The length of time it takes to become a licenced taxi driver varies depending on if you learn the All-London Knowledge or a Suburban sector. For more information, visit the TfL pages on how to apply for a taxi driver licence, and how to apply for a private hire driver licence.   

How to become an Uber taxi driver in the UK

Ride hailing apps have become increasingly popular in the UK. As the Department for Transport data shows, PHVs accounted for the majority (76%) of all licenced vehicles in England in 2019.

In order to operate an Uber service, you need to get a PHV licence. While there are some general criteria to meet (such as the age and driving requirements), the amount you’ll pay and the length of time for obtaining it depend on where in the UK you’re based. Also, you’ll need to ensure that the local council has granted Uber permission to operate in its district. 

Read our how to become an Uber driver guide for more detailed information.

As well as Uber, you could consider Bolt or Kapten, if you’re a licenced private hire driver. Alternatively, if you’re a licenced taxi driver, Gett may be the organisation for you.


The skills a taxi driver needs

As well as the practical aspects, like passing tests and having the correct licence, there are other skills needed to be a taxi driver. These include:

  • Communication – you’ll need to be able to talk with, and listen to, passengers in a personable way
  • Ability to stay calm under pressure – whether it’s dealing with challenging customers or navigating tricky traffic, a cool and collected demeanour is essential
  • Attention to detail – from knowing the quickest way to get somewhere to ensuring customers’ safety, you’ll need to be meticulous when running a taxi service


Becoming a working taxi driver: Next steps

Once you’ve got your licence, it’s time to start working. Here are the options available to you: 

Work for an established taxi company

When you’re just beginning your taxi driving career, it can be wise to join an existing firm. Technicalities like tax and insurance will be taken care of for you, allowing you to focus on growing your confidence and developing your skills as a taxi driver.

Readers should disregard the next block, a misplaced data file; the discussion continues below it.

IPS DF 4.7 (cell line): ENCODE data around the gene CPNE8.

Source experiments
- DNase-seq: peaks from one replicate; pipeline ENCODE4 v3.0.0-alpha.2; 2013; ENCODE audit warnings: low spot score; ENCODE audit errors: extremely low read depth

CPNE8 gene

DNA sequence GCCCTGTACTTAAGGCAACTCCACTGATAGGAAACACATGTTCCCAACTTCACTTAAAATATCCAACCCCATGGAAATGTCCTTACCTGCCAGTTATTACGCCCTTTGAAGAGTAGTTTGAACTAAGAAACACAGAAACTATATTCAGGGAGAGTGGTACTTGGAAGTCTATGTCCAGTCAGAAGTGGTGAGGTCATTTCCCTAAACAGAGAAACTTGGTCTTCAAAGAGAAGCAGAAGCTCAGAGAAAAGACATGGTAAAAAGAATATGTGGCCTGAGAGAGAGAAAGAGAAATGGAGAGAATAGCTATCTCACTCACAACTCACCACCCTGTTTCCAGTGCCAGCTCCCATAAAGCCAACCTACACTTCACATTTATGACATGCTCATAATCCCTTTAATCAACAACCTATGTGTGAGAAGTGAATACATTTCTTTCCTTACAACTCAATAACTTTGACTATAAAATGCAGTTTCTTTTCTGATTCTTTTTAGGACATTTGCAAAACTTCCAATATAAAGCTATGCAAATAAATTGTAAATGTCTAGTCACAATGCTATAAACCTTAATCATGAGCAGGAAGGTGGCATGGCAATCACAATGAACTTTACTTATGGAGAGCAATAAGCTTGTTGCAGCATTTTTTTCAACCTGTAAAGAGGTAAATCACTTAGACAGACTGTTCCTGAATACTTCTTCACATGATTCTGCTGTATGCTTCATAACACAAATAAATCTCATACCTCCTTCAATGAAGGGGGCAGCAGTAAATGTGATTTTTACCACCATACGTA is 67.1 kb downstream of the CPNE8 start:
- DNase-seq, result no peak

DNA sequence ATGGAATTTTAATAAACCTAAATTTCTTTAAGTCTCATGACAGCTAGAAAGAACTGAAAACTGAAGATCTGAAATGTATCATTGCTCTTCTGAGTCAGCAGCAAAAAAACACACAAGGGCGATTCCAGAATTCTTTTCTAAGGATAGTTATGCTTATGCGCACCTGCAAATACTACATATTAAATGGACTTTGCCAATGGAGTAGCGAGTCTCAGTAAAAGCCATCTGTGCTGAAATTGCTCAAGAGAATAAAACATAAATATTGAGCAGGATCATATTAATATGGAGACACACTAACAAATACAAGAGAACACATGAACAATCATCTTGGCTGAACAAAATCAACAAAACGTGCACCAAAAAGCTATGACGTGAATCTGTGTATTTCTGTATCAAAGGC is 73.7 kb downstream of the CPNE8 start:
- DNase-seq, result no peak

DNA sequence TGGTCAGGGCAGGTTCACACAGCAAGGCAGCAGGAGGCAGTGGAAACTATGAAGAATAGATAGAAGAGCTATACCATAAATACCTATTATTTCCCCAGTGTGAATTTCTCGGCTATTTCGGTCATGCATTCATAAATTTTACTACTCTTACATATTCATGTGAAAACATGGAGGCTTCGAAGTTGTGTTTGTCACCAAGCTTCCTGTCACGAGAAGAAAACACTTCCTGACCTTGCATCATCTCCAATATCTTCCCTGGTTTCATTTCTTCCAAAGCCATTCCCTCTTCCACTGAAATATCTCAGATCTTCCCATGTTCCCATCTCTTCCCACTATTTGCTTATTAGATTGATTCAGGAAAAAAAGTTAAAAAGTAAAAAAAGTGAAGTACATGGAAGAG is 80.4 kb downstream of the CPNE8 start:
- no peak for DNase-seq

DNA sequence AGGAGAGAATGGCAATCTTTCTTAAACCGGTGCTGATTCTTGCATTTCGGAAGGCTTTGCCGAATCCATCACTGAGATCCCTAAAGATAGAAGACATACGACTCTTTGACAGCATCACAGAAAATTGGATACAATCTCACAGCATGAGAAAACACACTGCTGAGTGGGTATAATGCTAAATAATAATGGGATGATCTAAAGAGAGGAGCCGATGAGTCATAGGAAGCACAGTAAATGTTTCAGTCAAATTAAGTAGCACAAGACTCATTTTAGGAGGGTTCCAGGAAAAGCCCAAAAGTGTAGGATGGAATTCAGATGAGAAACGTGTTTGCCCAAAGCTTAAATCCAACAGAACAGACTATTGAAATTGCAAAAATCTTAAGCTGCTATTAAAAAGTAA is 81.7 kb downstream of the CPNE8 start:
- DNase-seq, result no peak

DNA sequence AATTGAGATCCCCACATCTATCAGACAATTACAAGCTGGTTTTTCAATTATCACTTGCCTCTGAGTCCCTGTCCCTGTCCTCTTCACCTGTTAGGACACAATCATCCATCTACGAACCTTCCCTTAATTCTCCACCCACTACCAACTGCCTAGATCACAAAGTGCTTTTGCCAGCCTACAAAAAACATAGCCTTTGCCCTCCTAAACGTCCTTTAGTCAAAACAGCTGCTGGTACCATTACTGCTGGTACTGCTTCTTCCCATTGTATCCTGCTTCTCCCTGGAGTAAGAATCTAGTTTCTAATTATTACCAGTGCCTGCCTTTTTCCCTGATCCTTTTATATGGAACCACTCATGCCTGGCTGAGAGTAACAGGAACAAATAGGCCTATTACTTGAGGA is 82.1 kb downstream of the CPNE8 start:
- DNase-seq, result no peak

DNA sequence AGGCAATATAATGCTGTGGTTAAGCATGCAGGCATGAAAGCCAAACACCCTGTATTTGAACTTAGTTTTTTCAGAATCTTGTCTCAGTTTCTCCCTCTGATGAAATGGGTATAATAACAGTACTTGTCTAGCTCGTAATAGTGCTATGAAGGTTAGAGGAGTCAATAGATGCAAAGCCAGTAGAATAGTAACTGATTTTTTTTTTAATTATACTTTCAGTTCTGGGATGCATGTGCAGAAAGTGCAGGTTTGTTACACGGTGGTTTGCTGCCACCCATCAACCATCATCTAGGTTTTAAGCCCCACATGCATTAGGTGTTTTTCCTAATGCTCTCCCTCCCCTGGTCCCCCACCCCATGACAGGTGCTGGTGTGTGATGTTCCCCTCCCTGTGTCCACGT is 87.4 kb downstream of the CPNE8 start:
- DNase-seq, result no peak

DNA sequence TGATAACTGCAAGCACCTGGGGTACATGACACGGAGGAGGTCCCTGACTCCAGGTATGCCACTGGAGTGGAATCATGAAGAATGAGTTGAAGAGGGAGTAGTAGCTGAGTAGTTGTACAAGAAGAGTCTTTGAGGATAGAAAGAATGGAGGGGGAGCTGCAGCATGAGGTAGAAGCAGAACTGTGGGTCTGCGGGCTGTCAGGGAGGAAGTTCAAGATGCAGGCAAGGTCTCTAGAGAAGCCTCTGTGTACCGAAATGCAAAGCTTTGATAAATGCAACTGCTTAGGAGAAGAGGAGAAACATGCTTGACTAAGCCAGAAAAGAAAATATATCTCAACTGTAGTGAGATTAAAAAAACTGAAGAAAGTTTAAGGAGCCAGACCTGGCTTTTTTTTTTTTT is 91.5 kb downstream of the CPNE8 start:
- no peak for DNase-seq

However, you may have less control over the routes and times you work, and may have to drive a certain type of car.

Start your own company

Hire who you want, drive the routes you want to, and manage your own time: these are just some of the benefits of starting your own company. If you decide to turn driving taxis from a job into your own full-time business, you could eventually manage a whole fleet of cabs, as well as operate across multiple locations. 

While you’ll have greater freedom running your own taxi firm, you should bear in mind that you’ll have to build a customer base and find a niche to help you beat the competition. For more in-depth insight, check out our guide on how to start a taxi or private hire firm

In addition, use our pages on card payment systems for taxi drivers and taxi insurance to help you with the practicalities of setting up your own business. 


Becoming a taxi driver offers you the freedom to work when and where you want to. 

Depending on your location, you can achieve this by passing practical and theory tests, as well as meeting an English language requirement. The exact details and processes are determined by your local council outside of London, or by TfL if you intend to work in the capital. You’ll also need to meet certain other requirements, such as driving ability and background checks.  

With the number of taxi and private hire vehicles increasing in the UK, there’s clearly opportunity in this industry. Whether you decide to work for a company or start your own business, now’s the time to accelerate your taxi driving ambitions!


Scarlett Cook
Scarlett Cook

Scarlett writes for the automotive, energy, hosting and website sections of the site. In addition, she promotes the newest small businesses by managing the Just Started profiles, and has also contributed to Tech Donut. Scarlett is passionate about championing equality and sustainability in business.